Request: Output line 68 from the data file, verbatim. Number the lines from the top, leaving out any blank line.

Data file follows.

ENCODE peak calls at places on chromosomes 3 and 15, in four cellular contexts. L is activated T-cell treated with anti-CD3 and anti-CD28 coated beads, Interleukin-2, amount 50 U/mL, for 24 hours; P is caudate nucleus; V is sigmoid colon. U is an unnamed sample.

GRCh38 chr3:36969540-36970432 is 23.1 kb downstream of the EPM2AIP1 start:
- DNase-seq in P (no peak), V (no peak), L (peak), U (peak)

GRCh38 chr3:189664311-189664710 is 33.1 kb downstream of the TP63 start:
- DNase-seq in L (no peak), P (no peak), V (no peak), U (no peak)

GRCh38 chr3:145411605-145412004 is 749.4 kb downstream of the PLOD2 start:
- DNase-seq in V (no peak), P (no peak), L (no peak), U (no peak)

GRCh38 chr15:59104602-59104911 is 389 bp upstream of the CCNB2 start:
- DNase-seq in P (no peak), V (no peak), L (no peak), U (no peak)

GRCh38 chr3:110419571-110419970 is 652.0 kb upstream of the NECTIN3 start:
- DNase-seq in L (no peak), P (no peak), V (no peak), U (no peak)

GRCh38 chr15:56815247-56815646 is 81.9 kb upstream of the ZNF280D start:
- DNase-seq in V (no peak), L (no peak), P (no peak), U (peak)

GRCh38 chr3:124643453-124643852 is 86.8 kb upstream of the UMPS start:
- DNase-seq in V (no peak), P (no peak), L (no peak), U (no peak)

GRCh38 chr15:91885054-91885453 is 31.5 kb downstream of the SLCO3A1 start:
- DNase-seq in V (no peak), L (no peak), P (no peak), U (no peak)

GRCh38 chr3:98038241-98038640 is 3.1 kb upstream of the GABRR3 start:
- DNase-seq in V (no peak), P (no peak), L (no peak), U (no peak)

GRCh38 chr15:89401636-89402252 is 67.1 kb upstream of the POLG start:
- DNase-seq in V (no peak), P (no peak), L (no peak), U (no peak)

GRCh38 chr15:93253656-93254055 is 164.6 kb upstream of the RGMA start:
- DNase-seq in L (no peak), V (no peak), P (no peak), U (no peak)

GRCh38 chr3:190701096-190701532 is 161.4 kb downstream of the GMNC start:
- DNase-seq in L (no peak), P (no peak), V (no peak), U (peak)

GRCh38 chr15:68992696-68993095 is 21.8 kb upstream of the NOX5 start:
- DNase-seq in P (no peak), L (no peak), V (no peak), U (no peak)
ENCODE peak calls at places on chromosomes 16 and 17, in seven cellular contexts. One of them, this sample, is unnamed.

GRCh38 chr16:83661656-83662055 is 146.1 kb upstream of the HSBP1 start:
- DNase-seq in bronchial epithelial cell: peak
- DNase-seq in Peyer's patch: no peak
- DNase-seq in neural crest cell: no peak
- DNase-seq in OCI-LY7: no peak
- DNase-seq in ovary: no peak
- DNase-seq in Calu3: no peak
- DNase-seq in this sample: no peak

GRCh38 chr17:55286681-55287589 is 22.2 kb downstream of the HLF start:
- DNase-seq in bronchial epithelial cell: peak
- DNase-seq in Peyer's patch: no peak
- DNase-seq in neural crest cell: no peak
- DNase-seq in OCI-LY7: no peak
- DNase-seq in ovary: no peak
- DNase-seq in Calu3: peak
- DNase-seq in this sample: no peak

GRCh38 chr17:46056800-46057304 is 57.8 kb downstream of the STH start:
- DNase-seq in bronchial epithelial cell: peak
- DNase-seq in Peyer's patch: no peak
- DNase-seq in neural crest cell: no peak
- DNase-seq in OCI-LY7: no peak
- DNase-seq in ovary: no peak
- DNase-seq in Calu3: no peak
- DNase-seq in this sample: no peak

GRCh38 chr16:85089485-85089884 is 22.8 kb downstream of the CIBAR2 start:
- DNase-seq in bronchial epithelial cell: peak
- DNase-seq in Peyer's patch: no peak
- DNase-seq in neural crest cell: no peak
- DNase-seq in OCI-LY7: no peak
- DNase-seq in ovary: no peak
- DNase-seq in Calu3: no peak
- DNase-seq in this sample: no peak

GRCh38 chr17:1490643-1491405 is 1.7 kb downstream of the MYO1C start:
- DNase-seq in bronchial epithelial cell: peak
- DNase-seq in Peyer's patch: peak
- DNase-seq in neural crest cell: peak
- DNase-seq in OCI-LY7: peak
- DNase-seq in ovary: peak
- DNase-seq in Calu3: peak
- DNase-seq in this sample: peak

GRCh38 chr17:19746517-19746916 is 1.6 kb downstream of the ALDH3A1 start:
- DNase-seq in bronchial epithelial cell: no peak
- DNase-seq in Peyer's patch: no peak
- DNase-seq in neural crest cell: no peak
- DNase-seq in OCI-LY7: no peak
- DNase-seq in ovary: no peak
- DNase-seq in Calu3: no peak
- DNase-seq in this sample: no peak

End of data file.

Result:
- DNase-seq in this sample: peak